A remote settlement of some 2,000 people, who are mainly Torres
Strait Islanders or Injinoo Aboriginal Community members. Bamaga is so
isolated, all supplies must be flown in. It also has the distinction of
being the most northerly town on the Australian mainland. Most people
who drive here do so (only in four wheel drive vehicles) in order to be
able to say they have been to the most northerly tip of Australia.
Location: 61 km north of the Jardine River; 983 km north of Cairns.
A town with a population of around 2,000, it lies 983 km north of
Cairns. The original site for the township of Bamaga was at Muttee
Heads, some 20 km south of the present Bamaga township. The area is
shrouded in history with culture and war memorabilia.
Tourist activities include Sight-seeing tours to Thursday Island;
guided fishing and pig hunting tours; bird watching in the nearby
Lockerbie Scrub rainforest and, of course, the obligatory photo shoot
at the “Tip of Australia”.
Bamaga Airport was created late 1942, in WWII as a substitute base
for bomber planes, replacing the Horn Island Airport which was
recieving heavy Japanese fire and rapidly deteriorating due to
flooding. Initially known to the Americans as 'Red Island Point', and
as 'Jacky Jacky' to the Australians, it was later renamed to Higgins
Feild, in honour of RAAF Flight Lieutenant Brian Hartley Higgins, who
was killed in air operations in May 1943.
There are two aircraft wrecks located near the airport, a Beaufort
A9-190 Bomber lies North of the runway and a Douglas DC-3, VH-CXD now
preserved as a war memorial can be found 3km North-West. There is also
World War II aircraft wreckage on Horn Island (near Thursday Island).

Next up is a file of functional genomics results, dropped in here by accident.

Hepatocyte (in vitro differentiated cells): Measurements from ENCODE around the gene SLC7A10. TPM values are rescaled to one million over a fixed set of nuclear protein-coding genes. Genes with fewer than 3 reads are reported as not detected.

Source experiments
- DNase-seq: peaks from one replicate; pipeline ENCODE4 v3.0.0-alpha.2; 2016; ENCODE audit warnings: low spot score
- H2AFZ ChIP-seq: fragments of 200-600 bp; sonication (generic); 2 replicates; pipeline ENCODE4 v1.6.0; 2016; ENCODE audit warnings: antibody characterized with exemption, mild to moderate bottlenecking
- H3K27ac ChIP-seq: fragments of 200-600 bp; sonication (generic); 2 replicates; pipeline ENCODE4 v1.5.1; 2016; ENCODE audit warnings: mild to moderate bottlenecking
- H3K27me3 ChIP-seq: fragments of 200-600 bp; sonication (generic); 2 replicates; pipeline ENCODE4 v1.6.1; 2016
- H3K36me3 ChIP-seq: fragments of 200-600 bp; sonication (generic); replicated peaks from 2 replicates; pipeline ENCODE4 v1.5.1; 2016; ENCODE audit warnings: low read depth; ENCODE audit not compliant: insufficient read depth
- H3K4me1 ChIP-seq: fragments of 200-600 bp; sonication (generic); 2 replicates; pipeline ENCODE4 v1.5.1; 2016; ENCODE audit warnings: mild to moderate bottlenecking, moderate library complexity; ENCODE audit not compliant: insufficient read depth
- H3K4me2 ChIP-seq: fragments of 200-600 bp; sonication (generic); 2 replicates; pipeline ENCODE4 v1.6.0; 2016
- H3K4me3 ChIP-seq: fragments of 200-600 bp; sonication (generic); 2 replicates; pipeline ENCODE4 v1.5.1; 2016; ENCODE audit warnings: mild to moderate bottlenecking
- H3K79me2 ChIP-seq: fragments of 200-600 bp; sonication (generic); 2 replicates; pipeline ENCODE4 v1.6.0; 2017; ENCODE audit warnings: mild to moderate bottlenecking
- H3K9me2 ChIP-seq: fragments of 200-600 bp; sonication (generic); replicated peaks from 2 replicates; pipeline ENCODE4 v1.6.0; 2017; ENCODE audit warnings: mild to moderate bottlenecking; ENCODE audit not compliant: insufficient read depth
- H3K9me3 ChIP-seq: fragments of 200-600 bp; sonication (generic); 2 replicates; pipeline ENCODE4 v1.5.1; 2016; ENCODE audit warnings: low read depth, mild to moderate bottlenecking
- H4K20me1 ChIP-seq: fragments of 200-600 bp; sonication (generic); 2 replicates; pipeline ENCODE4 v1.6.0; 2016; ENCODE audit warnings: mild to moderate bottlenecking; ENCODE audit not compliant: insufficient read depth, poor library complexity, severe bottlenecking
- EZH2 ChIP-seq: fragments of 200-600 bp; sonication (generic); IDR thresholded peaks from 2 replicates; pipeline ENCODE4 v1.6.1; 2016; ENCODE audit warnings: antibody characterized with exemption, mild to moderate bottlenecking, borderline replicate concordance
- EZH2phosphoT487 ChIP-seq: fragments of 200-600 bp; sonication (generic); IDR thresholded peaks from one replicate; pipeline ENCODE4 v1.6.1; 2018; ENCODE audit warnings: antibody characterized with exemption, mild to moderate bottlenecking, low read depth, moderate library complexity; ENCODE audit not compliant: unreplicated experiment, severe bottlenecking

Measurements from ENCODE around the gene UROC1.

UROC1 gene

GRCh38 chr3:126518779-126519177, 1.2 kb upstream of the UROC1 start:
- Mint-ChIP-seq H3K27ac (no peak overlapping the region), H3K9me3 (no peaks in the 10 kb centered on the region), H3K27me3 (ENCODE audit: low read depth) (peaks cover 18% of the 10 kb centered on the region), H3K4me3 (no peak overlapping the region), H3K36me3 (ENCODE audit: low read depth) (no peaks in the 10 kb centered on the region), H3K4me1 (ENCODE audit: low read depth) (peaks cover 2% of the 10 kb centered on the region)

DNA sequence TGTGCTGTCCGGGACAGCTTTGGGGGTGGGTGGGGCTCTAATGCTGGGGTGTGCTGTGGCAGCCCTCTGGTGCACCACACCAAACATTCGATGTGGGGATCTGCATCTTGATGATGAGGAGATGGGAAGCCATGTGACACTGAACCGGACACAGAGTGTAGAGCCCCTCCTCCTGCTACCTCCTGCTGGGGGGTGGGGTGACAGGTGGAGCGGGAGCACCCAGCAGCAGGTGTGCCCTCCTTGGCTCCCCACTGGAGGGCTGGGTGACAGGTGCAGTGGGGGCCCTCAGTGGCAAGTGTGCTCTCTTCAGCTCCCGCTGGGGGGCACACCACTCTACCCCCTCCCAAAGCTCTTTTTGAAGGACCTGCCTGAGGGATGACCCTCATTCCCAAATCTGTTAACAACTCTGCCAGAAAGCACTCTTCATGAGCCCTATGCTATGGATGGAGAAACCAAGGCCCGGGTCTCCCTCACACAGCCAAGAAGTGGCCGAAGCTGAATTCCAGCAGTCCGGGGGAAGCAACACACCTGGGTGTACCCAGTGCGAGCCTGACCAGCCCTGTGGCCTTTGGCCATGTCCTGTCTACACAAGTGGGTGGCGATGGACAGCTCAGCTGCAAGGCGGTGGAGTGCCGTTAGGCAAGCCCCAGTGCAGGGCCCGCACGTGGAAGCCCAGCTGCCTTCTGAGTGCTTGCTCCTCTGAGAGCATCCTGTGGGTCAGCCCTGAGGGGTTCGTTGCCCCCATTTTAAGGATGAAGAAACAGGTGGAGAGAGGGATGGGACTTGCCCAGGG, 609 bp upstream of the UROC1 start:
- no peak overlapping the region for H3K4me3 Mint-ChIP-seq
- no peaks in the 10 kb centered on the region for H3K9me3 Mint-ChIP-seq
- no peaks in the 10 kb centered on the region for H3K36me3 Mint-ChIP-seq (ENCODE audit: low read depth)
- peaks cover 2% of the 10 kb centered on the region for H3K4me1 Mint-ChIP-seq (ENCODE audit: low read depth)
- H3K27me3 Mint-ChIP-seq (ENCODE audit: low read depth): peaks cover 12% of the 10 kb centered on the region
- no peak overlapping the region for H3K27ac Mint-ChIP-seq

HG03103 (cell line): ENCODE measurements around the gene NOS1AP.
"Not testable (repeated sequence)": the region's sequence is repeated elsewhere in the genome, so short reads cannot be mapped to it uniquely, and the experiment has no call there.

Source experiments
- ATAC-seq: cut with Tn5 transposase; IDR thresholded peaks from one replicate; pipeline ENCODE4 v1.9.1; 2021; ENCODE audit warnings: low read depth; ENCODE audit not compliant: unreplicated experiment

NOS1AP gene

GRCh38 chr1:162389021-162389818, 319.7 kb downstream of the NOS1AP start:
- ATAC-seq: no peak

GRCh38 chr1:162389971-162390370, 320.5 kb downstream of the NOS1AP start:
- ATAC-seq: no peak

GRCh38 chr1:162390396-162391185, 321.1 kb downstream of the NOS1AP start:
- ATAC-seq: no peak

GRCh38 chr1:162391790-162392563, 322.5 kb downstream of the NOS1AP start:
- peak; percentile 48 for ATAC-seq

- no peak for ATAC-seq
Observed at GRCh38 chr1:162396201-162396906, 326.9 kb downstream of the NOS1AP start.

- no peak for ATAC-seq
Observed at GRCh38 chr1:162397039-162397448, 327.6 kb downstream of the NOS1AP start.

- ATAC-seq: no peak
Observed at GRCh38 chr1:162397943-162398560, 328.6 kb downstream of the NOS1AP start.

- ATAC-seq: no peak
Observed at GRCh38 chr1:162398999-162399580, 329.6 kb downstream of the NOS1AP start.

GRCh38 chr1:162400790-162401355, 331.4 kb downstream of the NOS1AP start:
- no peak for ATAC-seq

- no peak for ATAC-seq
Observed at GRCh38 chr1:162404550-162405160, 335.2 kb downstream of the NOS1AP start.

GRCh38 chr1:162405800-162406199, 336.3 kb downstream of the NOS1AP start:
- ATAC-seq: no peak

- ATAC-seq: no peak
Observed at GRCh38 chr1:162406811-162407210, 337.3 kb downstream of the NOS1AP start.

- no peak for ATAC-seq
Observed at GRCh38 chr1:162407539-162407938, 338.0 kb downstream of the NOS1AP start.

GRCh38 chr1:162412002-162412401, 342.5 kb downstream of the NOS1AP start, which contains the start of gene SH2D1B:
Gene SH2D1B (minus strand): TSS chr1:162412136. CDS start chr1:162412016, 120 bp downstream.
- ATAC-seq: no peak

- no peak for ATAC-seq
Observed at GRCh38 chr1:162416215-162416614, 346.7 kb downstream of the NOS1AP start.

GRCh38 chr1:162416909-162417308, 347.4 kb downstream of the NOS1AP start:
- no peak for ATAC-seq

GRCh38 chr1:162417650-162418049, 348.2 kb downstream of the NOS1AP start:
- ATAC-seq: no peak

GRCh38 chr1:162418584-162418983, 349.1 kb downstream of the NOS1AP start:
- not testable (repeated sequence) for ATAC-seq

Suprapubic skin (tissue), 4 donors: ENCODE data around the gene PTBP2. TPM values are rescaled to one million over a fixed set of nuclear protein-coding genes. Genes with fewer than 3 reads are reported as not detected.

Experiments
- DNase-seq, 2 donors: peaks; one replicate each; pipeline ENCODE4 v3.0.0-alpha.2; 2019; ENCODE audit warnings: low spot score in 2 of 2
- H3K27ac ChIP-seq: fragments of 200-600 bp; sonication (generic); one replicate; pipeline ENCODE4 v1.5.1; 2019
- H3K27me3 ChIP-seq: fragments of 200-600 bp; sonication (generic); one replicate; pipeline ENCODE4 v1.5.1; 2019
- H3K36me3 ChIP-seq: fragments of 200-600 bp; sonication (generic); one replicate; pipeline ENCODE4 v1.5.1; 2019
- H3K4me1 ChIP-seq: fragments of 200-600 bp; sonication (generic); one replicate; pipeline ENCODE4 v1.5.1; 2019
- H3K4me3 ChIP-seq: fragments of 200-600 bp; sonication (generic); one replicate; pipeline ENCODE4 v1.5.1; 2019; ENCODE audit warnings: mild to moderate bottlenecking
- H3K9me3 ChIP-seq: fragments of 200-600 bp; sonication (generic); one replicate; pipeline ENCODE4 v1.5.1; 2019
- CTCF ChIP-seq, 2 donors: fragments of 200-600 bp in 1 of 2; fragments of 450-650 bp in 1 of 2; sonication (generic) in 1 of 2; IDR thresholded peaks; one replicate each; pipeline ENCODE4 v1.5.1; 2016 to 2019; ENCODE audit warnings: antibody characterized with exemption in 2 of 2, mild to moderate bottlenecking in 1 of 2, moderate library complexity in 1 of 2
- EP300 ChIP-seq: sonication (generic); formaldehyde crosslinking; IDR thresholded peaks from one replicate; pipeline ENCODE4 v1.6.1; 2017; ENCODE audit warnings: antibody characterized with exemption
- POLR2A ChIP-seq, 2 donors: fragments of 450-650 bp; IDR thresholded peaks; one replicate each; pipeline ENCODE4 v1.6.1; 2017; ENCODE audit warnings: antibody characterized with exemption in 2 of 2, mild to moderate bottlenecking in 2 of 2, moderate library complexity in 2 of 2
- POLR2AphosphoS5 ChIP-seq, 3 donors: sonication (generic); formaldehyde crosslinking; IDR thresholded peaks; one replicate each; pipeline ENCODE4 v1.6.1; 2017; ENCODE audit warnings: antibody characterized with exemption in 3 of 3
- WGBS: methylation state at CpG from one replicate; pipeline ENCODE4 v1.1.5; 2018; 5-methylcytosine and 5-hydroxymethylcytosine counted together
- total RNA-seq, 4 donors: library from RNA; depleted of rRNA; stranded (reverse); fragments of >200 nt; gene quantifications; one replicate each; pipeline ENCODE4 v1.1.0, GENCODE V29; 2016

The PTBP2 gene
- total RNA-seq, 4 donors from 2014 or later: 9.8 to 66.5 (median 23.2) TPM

A small settlement, 6 km north of Bamaga, with an excellent
foreshore camping area, a kiosk and service station. Seisia Island
Dancers perform traditional dances at the camp ground during the peak
tourist season. Fishing from the jetty is outstanding and there are
fishing excursions to the Jacky Jacky Estuary and the Jardine River.
Badu has the second largest population of the Torres Strait islands.
The local people still retain their cultural heritage, and are
extremely proud to show their island and culture to anyone who takes
the time to visit. This includes traditional arts and crafts,
traditional Island dances (in full island costume, including woven
skirts, cassowary feathered headdresses and more), local songs and
dances, and an Island style lunch, complete with seafood and
traditional foods, cooked "kup-mari" style (underground steam oven).
On the way there and back, the ferry passes various picturesque
islands, sand cays and gleaming coral reefs. Opportunity abound to spot
any one of Booby Birds, Torres Strait Pigeons or Green turtles. Tours
to the island are conducted ftom Bamaga.
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Points of interest
Horn Island (Heritage Museum); Thursday Island; Possession Island;
Cape York (32 km north); Gulf of Carpentaria; Jardine River National
Park; Elliot Falls; Fruit Bat Falls; Gunshot Creek; Mutee Heads radar
tower ruins; Somerset ruins (22 km north)
Origin of name: reportedly named after an Aboriginal Saibai elder,
Bamaga Ginau, who is said to have envisioned the settlement for his
people, but died before it was founded.
Off the coast near Bamaga is Possession Island where Lieut. James
Cook formally took possession of the east coast of Australia in 1770.
Nearby Somerset (22 km north) was established in 1863 as the
administrative centre of the area. In the same year brothers Frank and
Alexander Jardine left Rockhampton with a mob of cattle to establish a
cattle station at Somerset. It was even thought at one time that
Somerset might become a major Singapore-like trading centre for north
Queensland, but in 1877 its functions were shifted to Thursday Island.